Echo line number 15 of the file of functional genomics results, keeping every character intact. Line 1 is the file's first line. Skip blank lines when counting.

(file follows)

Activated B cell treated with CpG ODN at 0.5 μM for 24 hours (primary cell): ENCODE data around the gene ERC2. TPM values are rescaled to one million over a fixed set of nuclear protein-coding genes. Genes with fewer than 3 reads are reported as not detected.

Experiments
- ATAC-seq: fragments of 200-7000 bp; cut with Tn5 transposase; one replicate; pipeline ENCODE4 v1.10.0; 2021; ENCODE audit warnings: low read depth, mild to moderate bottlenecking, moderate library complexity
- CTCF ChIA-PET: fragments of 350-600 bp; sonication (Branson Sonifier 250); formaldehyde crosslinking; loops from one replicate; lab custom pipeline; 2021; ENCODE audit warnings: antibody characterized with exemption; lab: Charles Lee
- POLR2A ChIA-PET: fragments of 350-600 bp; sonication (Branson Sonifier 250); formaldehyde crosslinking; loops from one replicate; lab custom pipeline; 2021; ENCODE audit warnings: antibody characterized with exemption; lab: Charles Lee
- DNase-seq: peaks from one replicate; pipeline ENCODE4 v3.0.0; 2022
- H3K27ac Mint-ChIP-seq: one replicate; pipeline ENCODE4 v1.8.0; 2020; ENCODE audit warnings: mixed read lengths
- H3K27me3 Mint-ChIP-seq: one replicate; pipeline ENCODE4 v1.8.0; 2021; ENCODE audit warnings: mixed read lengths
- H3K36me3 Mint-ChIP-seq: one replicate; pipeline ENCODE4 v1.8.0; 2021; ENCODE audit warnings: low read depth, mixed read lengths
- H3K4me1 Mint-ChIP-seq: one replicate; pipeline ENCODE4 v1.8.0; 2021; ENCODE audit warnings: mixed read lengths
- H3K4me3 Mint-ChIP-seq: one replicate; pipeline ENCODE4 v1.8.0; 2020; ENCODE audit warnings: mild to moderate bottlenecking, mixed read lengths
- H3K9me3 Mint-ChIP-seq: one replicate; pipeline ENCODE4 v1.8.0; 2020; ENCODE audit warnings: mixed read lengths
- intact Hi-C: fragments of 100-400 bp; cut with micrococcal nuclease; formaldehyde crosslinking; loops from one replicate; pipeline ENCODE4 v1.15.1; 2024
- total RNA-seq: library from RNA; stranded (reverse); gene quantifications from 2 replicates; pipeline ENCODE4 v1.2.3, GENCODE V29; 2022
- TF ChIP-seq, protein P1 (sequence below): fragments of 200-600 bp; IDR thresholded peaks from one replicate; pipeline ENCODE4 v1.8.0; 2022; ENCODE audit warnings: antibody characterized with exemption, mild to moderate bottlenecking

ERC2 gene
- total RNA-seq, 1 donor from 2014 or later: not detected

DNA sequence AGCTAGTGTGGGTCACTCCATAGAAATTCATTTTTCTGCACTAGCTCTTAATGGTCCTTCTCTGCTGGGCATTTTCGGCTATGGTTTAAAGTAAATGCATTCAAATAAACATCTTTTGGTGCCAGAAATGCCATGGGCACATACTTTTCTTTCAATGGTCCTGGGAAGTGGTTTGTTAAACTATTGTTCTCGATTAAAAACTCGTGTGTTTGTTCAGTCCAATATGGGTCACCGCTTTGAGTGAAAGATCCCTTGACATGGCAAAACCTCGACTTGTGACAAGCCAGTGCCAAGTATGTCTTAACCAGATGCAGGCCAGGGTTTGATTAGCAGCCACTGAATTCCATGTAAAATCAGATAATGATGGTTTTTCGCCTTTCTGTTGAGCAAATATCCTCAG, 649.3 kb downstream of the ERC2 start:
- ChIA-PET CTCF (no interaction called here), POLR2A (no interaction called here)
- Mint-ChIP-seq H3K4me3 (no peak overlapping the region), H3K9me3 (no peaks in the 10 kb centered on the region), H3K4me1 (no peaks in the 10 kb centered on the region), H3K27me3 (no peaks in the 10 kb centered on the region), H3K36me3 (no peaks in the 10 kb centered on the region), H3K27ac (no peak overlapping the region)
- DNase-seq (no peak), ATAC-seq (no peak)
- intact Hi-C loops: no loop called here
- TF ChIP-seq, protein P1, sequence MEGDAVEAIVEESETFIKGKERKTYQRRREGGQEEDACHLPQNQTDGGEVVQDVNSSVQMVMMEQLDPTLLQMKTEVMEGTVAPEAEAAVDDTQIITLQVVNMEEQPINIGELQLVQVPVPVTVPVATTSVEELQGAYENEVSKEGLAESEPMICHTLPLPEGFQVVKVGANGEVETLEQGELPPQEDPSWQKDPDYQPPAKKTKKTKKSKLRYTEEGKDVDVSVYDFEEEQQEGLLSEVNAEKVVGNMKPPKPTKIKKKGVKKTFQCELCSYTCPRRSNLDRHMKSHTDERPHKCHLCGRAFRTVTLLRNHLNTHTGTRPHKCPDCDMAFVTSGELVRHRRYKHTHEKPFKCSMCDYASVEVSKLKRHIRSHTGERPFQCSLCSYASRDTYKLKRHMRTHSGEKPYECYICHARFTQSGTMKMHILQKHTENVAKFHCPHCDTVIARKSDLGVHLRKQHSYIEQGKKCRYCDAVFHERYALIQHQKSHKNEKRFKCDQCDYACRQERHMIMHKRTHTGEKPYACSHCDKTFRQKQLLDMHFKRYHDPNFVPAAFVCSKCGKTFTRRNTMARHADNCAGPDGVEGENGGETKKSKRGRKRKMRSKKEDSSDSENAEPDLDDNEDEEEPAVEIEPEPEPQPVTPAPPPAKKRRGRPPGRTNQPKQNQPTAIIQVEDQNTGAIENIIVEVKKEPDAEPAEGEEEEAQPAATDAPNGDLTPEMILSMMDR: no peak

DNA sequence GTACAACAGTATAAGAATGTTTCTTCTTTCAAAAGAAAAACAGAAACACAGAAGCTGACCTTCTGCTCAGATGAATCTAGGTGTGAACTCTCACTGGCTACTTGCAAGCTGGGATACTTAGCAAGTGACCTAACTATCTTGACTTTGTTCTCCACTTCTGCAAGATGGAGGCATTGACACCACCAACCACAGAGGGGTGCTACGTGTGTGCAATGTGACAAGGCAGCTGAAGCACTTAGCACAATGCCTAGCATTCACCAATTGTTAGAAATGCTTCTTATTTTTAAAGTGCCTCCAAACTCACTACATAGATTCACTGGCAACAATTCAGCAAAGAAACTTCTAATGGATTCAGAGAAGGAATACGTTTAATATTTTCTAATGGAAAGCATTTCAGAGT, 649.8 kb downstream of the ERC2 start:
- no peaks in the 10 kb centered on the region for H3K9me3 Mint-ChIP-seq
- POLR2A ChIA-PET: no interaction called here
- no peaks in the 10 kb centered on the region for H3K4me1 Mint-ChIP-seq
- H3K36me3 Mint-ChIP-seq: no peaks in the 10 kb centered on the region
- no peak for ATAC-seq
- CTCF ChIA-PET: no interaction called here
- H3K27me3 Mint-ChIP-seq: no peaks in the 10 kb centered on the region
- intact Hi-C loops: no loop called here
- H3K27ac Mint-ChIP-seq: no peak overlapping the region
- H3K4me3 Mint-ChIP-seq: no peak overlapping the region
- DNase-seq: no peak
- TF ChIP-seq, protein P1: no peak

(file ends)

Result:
- TF ChIP-seq, protein P1 (sequence below): fragments of 200-600 bp; IDR thresholded peaks from one replicate; pipeline ENCODE4 v1.8.0; 2022; ENCODE audit warnings: antibody characterized with exemption, mild to moderate bottlenecking